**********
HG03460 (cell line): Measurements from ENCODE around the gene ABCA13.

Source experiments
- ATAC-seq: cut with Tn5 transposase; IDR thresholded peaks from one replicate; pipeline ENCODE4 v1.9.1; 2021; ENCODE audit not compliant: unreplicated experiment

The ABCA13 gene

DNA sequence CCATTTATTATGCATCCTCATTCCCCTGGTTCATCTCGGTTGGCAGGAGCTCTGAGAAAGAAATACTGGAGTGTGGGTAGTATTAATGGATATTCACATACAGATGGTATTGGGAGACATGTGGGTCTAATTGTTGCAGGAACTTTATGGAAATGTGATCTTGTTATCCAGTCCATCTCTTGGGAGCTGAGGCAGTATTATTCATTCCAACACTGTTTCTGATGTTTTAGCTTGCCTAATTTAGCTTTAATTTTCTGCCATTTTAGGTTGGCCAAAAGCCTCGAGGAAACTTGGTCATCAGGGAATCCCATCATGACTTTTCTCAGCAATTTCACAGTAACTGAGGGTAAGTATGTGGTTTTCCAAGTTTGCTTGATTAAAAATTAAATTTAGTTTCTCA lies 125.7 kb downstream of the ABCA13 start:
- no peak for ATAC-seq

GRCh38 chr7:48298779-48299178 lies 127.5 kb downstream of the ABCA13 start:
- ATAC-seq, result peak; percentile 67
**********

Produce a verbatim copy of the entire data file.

HG03460 (cell line): Measurements from ENCODE around the gene ABCA13.

Source experiments
- ATAC-seq: cut with Tn5 transposase; IDR thresholded peaks from one replicate; pipeline ENCODE4 v1.9.1; 2021; ENCODE audit not compliant: unreplicated experiment

The ABCA13 gene

DNA sequence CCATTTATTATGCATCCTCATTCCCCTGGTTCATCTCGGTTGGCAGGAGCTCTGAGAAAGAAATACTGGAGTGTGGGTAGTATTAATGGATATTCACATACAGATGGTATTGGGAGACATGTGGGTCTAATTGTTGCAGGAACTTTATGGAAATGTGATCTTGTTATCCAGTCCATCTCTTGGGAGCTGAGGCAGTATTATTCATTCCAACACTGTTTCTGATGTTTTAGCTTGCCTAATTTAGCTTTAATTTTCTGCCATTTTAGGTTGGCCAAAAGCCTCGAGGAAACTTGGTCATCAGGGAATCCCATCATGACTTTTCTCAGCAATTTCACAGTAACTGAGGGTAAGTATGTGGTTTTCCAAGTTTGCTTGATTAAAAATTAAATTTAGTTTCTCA lies 125.7 kb downstream of the ABCA13 start:
- no peak for ATAC-seq

GRCh38 chr7:48298779-48299178 lies 127.5 kb downstream of the ABCA13 start:
- ATAC-seq, result peak; percentile 67